5 Questions with Floyd P. Lalwet
1. Who are you?
Floyd P. Lalwet, Provincial Secretary of the Episcopal Church in the Philippines.
2. Where are you finding hope during the time of COVID-19?
If the question refers to the source of hope as we cope with this crisis, then I would say that it is the worshipping community of which we are a part because it is in this community that we pray and care for and uphold each other.
People are saying that this COVID-19 pandemic is a reset button for humanity. Indeed, despite the gloom and sorrow that this crisis has brought, we see very significant bright spots suddenly appearing within our horizons that we hope we will collectively appreciate, protect and uphold as the new normal when this has passed.
I have a small farm in Nakawang up in the mountains of Besao, Mountain Province where I go at least once in two months to be healed by the peace and calm much needed by my weary soul, constantly battered by the highly stressful life in the big city. For the whole day, I could listen to the soothing songs of birds in that mountain hideaway 10 hours drive from Manila.
For the past almost 40 years, I have studied and resided in Quezon City. At the Cathedral Heights compound of the Episcopal Church where we now live, we still have so much trees and vegetation around but over the recent years, the sight and sound of birds have become less and less as the smog that envelops the city gets thicker every day. Three weeks after the lockdown, however, I woke up a number of times feeling that I was up in Nakawang. No, I am in Cathedral Heights and the signing of birds have come back. It now greets our mornings and livens up our day as we stay at home to keep ourselves and others safe from the virus that has turned our world upside down.
I do not know up to what extent the life of our city has come back. From “dead waterways”, “dead air” and “dead communities”, life is coming back and we see these in corners, streets and homes in social media postings. There are so many other positive things and advocacies of the ECP being realized at this time. I really find hope in this situation and I pray that many people will realize that we can actually turn the world upside down in favor of life and a renewed earth.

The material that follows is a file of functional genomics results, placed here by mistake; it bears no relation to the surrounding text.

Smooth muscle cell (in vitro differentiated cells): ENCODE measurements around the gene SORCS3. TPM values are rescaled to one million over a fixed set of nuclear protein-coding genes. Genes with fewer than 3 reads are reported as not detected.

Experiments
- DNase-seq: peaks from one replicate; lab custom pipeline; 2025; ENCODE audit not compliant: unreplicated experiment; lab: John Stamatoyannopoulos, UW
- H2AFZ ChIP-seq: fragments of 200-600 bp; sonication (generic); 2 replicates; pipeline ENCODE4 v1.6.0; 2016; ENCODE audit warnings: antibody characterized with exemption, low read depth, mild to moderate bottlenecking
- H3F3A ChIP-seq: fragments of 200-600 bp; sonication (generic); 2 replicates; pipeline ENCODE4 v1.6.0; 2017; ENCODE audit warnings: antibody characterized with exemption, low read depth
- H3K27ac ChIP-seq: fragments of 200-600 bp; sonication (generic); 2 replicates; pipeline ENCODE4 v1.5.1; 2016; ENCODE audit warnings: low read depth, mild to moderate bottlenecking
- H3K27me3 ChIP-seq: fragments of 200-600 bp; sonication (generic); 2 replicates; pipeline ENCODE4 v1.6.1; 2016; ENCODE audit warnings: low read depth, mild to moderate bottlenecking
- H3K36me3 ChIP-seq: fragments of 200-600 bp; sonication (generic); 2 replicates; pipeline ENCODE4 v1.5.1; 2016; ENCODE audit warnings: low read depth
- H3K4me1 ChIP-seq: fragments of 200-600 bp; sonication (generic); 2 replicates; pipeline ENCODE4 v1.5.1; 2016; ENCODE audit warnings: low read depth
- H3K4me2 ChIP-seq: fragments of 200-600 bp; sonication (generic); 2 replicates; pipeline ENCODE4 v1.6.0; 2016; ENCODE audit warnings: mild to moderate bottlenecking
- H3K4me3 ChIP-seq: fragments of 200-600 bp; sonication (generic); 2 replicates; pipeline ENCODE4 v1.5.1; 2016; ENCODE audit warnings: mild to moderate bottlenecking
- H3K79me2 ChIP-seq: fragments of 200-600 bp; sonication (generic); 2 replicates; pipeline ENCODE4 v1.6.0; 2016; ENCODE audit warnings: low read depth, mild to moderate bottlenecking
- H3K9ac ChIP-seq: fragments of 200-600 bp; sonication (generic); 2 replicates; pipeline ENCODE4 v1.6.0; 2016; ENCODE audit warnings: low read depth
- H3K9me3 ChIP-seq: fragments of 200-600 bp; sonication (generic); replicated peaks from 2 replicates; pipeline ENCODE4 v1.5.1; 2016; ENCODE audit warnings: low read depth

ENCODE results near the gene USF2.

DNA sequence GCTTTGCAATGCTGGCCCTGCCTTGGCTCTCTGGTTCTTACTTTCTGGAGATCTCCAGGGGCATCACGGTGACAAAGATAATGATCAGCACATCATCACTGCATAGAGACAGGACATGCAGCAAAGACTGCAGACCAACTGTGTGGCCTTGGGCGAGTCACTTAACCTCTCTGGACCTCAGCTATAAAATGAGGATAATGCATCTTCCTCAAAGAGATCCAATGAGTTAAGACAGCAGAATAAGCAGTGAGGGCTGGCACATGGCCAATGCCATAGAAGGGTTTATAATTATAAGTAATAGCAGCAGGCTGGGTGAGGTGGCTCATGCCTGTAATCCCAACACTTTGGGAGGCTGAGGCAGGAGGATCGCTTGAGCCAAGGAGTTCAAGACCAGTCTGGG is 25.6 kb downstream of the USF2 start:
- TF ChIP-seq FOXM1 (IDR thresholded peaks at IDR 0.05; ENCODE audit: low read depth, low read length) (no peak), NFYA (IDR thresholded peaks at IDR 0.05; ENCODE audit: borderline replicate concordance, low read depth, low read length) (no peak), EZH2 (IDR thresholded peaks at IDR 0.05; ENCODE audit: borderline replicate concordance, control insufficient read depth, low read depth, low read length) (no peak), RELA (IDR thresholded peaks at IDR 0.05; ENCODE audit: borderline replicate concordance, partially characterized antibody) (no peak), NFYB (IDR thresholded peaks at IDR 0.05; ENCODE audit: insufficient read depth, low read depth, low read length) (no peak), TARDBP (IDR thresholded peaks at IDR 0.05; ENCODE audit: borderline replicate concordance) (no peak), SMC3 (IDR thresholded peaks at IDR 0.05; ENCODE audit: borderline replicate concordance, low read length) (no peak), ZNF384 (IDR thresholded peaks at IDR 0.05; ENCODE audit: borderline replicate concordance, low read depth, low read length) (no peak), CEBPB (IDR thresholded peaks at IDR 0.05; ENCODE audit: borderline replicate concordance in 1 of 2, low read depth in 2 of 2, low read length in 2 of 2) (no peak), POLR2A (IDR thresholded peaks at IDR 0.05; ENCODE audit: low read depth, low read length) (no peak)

3. What is your community’s greatest strength?
I believe there are various strengths of our communities that are enabling them to cope with the challenges posed by the covid-19 pandemic and that these can not be easily ranked as greatest, greater or great. It all depends on the particular context as well as the specific issues that are being addressed. Some of these strengths include: our culture of being together and finding strength in and caring for each other; our ABCD approach to community welfare and development; our approach to DRR which involved providing alternative livelihood skills to our people, who are now utilizing these skills to generate income even while staying at home. At the same time, some of our cultural strengths make it difficult to come up with alternative ways of worshipping together. For example, our greatest joys and hopes are expressed collectively and physically in a group or in a community. That’s why it remains a challenge for us to find full expression of praise, worship and thanksgiving in live-stream services when we are actually physically apart from each other. Also, our offerings are given as part of an actual ritual or celebration. When we do not celebrate together, how can give our offering in a way that reflects our full sense of praise and thanksgiving.
4. Why is being a part of the world-wide Anglican Communion important to you?
As various church leaders have said, we are in this crisis together. Our being a part of the Anglican Communion is very important to us as we are assured that we are not the only ones suffering and at the same time we are not the only ones praying and working for God’s continuing care and blessings on all people. This is a time when we need to get out of the box to be able to work within the limitations imposed by the pandemic but getting out of the box is, of course, the most difficult thing to do as, for one, certain courses of action would need to have or evolve a strong theological foundation. This is one area where we value our part of the Anglican Communion because there are vigorous and progressive theological reflections, debates and guides on some of the crucial issues that we certainly benefit from.
5. How can we be praying for you and your community?
On the request of USPG, its General Secretary will be joining a live-streamed service of St. Luke’s Episcopal Cathedral of our Episcopal Diocese of Central Philippines on May 3rd. Since we already have Bishop Ernie Moral of our Diocese of Southern Philippines preaching on that live-streamed service, we would not have the General Secretary preaching but he will be giving a message during the service. This is a great way of being in solidarity in prayer and worship.
Find out more about The Episcopal Church in the Philippines on their website: https://ecphilippines.com/